Upfront Thrombus Aspiration in Primary Coronary Intervention for Patients With ST-Segment Elevation Acute Myocardial Infarction

Department of Cardiology, Tokai University School of Medicine, Isehara, Japan.
JACC. Cardiovascular Interventions (Impact Factor: 7.44). 08/2008; 1(4):424-31. DOI: 10.1016/j.jcin.2008.06.004
Source: PubMed

ABSTRACT This study evaluated safety and efficacy of upfront thrombus aspiration during primary percutaneous coronary intervention (PCI) in patients with ST-segment elevation myocardial infarction (STEMI).
Distal embolization during primary PCI results in reduced myocardial perfusion and poor clinical outcomes.
The VAMPIRE (VAcuuM asPIration thrombus REmoval) study was a prospective, randomized, controlled multicenter trial conducted in 23 institutions. Patients (N = 355) presenting within 24 h of STEMI symptoms onset were randomized to primary PCI with (n = 180) or without (n = 175) upfront thrombus aspiration using Nipro's TransVascular Aspiration Catheter (Osaka, Japan).
The TransVascular Aspiration Catheter reached the lesion in 100% of cases. It successfully crossed the target obstruction in 86% without any delay in procedure time or time to reperfusion; whereas macroscopic thrombi were removed in 75% of the cases. Procedure success was similar between groups (98.9% vs. 98.3%). There was a trend toward lower incidence of slow or no reflow (primary end point-defined as a Thrombolysis In Myocardial Infarction flow grade <3) in patients treated with aspiration versus conventional primary PCI (12.4% vs. 19.4%, p = 0.07). Rate of myocardial blush grade 3 was higher in the aspiration group (46.0% vs. 20.5%, p < 0.001). Aspiration was most effective in patients presenting after 6 h of symptoms onset (slow flow rate: 8.1% vs. 37.6%, p = 0.01).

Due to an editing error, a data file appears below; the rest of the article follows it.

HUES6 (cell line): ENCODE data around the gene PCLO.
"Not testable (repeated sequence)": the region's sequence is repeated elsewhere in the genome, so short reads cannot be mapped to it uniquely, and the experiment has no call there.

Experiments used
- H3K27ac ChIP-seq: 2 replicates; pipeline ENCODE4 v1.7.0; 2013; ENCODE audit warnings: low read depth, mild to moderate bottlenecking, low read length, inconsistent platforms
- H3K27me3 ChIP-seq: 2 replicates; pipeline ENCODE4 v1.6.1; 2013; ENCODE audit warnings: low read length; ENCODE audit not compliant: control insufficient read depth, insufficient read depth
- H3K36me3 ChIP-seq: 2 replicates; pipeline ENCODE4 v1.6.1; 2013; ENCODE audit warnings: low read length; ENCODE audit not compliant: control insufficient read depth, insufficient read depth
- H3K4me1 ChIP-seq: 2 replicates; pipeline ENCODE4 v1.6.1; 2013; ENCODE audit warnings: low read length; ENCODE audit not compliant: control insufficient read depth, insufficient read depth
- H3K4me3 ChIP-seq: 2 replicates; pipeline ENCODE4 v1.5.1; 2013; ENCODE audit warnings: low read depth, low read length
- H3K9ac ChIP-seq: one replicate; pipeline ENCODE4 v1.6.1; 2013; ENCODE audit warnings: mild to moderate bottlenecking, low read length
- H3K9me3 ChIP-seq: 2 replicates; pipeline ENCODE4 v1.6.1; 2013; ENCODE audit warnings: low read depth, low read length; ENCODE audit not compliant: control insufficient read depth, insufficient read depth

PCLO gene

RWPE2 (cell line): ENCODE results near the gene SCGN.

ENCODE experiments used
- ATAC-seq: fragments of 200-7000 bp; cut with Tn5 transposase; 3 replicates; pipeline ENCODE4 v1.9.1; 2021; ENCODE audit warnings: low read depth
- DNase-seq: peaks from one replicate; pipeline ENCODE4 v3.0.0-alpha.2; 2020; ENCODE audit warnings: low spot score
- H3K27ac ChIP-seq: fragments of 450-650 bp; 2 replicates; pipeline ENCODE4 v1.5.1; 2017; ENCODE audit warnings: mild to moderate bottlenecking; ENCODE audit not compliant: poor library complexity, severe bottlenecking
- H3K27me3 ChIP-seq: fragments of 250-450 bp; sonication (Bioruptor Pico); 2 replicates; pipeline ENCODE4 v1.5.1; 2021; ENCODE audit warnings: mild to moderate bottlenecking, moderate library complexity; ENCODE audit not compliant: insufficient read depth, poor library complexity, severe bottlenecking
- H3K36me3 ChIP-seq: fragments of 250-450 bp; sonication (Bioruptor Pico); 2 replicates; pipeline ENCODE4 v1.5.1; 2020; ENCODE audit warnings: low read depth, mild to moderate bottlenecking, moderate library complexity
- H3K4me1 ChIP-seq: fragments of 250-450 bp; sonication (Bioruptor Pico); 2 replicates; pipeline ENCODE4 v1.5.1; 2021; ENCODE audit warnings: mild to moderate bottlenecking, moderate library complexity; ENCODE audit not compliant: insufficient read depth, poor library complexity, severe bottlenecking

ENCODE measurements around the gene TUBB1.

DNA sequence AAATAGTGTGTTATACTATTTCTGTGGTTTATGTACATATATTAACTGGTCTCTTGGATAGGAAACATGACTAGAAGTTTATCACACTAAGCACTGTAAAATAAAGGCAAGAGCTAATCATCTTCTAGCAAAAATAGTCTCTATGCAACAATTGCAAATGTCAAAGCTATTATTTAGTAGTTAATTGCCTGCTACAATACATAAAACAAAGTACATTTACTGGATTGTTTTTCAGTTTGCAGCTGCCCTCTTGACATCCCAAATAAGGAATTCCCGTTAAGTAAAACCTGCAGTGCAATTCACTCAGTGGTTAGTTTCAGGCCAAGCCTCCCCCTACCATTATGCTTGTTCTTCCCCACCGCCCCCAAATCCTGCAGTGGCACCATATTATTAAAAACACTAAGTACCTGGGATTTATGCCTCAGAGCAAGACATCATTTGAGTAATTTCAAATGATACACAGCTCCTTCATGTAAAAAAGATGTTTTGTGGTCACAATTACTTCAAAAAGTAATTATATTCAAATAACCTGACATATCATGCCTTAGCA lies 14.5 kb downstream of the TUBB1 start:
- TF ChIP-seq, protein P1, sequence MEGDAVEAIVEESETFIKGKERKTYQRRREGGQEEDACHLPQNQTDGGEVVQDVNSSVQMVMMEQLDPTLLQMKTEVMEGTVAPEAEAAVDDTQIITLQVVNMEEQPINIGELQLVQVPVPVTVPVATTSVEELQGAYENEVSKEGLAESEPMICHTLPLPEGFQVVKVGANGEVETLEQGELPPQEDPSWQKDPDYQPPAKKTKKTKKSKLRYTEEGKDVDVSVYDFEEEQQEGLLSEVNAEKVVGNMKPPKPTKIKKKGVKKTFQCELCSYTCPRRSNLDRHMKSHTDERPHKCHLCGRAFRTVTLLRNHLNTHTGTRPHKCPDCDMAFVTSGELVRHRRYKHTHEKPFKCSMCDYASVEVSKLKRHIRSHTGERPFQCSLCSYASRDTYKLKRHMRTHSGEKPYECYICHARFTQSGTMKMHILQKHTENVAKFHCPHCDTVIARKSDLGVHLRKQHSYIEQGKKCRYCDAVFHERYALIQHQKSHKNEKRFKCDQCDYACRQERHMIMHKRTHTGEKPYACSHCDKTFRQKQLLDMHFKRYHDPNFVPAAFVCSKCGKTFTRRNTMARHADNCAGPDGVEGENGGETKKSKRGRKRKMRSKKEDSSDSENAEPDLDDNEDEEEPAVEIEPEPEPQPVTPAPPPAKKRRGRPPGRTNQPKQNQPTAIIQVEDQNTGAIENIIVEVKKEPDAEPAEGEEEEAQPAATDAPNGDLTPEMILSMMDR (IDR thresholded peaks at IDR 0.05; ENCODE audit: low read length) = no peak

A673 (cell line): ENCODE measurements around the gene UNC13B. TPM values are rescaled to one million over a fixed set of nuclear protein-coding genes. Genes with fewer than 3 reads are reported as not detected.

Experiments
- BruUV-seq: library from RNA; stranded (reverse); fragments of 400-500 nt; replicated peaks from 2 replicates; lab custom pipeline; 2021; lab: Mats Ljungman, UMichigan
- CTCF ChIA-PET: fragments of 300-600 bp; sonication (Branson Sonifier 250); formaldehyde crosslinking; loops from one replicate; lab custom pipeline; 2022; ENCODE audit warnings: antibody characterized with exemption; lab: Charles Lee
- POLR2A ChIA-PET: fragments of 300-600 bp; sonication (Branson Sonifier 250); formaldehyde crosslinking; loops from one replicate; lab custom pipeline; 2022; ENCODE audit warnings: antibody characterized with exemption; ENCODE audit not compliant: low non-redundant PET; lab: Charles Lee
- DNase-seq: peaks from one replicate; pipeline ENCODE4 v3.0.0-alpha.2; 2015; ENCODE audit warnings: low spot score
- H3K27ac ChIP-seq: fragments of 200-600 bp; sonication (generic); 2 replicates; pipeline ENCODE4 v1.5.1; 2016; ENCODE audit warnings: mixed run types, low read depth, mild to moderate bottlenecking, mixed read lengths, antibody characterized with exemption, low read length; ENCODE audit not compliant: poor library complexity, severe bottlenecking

This study suggested the safety of primary PCI with upfront thrombectomy using a novel device in patients with STEMI. The study showed a trend toward improved myocardial perfusion and lower clinical events in patients treated with aspiration. Patients presenting late after STEMI appear to benefit the most from thrombectomy.


Available from: Ken Kozuma, Jun 03, 2015
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